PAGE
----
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    Birth Control Health Center

    Medical Reference Related to Birth Control

    1. Progestin-Only Hormonal Methods (Mini-Pills, Implants, and Shots)

      Drug details for Progestin-only hormonal methods (mini-pills, shots).

    2. Birth Control - Topic Overview

      What is the shot? The shot is used to prevent pregnancy. You get the shot in your upper arm or rear end (buttocks). The shot gives you a dose of the hormone progestin. The shot is often called by its brand name, Depo-Provera.Progestin prevents pregnancy in these ways: It thickens the mucus in the cervix. This makes it hard for sperm to travel into the uterus. It also thins the lining of the uterus, which makes it harder for a fertilized egg to attach to the uterus. Progestin can sometimes stop the ovaries from releasing an egg each month (ovulation).The shot provides birth control for 3 months at a time. You then need another shot. The shot can cause bone loss. Most women can use it safely for up to 2 years and then may choose to switch to another form of birth control. Some women may be able to use the shot for more than 2 years.How well does it work?In the first year of use:1When the shot is used exactly as directed, fewer than 1 woman out of 100 has an unplanned pregnancy. When the

    3. Birth Control - Topic Overview

      The vaginal contraceptive sponge is a barrier method of birth control. It contains a spermicide called nonoxynol-9 that is released over the 24 hours that the sponge may be left in the vagina. The sponge also blocks the cervix so sperm can't pass. It can be inserted immediately before intercourse or up to 24 hours before. It is left in place for 6 hours after intercourse. Effectiveness in ...

    4. Birth Control - Topic Overview

      The female condom is a tube of soft plastic with a closed end. Both ends have a ring or rim. The ring at the closed end is inserted deep into the vagina over the cervix,like a diaphragm,to hold the tube in place. The ring at the open end remains outside the opening of the vagina. A new female condom is used with each act of sexual intercourse. It can be inserted up to 8 hours before sexual ...

    5. Contraceptive Sponge for Birth Control - Emergency Contraception

      You can use emergency contraception if a condom breaks, you've forgotten a pill, you are taking other medications that may affect contraception medications, or you have had unprotected sex. Emergency contraception does not protect against sexually transmitted diseases.There are two kinds of emergency contraception:Hormonal emergency contraception. Even though it is called the "morning - after ...

    6. Contraceptive Sponge for Birth Control - Topic Overview

      Some medicines can interfere with how birth control pills work. For example,you may not be protected from pregnancy while you are taking other medicines that affect liver metabolism. The vaginal ring and skin patch contain combination hormones and may also interact with some medicines. The progestin-only pills,implant (Implanon),and shot (Depo-Provera) also contain hormones that may ...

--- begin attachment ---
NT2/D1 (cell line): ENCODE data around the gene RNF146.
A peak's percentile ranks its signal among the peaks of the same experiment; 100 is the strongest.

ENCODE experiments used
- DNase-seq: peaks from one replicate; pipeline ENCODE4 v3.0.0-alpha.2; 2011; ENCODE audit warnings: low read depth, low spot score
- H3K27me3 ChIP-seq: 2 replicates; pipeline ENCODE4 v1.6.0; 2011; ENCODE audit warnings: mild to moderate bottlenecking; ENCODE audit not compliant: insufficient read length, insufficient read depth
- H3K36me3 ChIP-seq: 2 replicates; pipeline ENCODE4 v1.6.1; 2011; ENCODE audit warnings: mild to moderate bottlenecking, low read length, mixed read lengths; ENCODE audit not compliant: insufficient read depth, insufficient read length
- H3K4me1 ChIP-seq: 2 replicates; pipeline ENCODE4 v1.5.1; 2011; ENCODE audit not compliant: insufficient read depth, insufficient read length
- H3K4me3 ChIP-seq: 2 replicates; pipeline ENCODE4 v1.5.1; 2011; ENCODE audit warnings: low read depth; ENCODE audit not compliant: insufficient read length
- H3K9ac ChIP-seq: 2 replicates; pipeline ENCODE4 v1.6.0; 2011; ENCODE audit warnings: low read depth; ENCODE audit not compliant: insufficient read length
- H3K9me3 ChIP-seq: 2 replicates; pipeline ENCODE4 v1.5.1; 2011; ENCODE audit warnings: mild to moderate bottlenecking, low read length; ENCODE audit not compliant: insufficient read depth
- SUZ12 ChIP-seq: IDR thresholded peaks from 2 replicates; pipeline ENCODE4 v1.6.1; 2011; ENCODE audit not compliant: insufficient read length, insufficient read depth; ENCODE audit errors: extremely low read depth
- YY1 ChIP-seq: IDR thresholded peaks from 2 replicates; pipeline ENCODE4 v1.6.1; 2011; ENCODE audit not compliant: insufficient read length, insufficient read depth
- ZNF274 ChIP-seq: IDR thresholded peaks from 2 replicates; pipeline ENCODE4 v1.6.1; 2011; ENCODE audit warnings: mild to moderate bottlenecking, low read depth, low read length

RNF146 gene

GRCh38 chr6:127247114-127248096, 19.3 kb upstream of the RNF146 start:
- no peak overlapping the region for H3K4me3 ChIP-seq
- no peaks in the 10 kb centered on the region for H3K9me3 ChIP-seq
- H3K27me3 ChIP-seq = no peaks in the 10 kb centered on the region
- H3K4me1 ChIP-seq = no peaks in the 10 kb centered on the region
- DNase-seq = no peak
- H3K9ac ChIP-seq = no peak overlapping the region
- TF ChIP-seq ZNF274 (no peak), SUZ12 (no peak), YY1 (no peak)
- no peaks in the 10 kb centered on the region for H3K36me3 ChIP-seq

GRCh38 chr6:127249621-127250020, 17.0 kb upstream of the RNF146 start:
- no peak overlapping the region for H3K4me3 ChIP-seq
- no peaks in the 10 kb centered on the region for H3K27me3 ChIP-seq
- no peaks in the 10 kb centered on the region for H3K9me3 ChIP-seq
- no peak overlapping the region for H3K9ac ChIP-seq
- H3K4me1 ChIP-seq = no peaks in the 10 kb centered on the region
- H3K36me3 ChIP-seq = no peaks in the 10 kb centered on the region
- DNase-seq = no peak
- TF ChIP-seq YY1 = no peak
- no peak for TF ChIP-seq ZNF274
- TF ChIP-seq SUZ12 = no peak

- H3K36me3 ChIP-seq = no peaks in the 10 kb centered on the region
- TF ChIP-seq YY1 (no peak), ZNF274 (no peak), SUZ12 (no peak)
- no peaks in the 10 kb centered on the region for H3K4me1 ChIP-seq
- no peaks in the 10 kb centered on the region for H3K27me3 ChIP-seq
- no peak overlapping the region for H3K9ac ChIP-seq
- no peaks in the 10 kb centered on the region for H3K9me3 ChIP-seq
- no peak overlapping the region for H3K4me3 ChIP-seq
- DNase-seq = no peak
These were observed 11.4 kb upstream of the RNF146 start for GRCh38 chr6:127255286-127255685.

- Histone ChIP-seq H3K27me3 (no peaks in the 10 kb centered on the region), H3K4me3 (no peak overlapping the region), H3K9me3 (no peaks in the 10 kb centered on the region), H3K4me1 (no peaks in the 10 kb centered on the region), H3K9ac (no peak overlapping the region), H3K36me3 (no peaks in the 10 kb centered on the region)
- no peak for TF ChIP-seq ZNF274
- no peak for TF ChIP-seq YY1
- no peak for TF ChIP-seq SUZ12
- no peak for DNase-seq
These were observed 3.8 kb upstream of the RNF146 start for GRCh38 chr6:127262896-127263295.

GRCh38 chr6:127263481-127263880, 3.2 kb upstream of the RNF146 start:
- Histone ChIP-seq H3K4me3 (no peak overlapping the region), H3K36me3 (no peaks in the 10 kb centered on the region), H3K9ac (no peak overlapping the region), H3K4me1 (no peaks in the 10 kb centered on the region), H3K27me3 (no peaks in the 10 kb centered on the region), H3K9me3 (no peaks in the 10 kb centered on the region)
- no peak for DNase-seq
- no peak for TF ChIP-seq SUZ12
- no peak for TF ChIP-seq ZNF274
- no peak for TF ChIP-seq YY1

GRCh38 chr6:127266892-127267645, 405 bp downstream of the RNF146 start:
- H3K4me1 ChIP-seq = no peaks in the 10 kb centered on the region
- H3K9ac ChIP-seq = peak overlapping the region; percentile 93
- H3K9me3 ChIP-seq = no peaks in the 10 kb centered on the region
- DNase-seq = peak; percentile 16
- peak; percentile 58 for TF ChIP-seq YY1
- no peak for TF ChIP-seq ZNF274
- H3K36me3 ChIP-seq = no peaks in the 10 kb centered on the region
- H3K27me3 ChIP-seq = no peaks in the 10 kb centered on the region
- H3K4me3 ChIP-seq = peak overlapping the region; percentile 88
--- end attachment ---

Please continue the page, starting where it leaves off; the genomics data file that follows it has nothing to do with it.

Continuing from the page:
7. Birth Control - Birth Control Methods

      There are many methods of birth control. Learn about the different kinds of birth control to help you choose the best one for you. When making your choice, also consider that only a condom will protect you from sexually transmitted diseases (STDs). To protect yourself and your partner against STDs, use a condom (along with your chosen birth control method) every time you have sex.Hormonal ...

    8. Contraceptive Sponge for Birth Control - When to Call a Doctor

      Different birth control methods have different side effects and possible complications. It is important to understand the risks of the birth control method you use. Talk to your health professional if you have concerns about side effects.Call your health professional if you have symptoms of pregnancy, such as having missed one or more periods or having your period but with a lot less bleeding ...

    9. Birth Control - Choosing a Birth Control Method

      With so many methods available and so many factors to consider, choosing birth control can be difficult. You may be able to decide on a method by asking yourself the following questions. Might I want to have a biological child in the future?One of your first considerations might be to determine whether you want permanent or temporary birth control. In other words, you should consider whether you .

    10. Birth Control - Topic Overview

      What is birth control?Birth control, also called contraception, is any method used to prevent pregnancy. It allows you to choose whether or when to have a child. Most women can become pregnant from the age when they start their menstrual periods until their late 40s or early 50s. During the many years before menopause, using birth control is key to avoiding an unplanned pregnancy. Which birth ...

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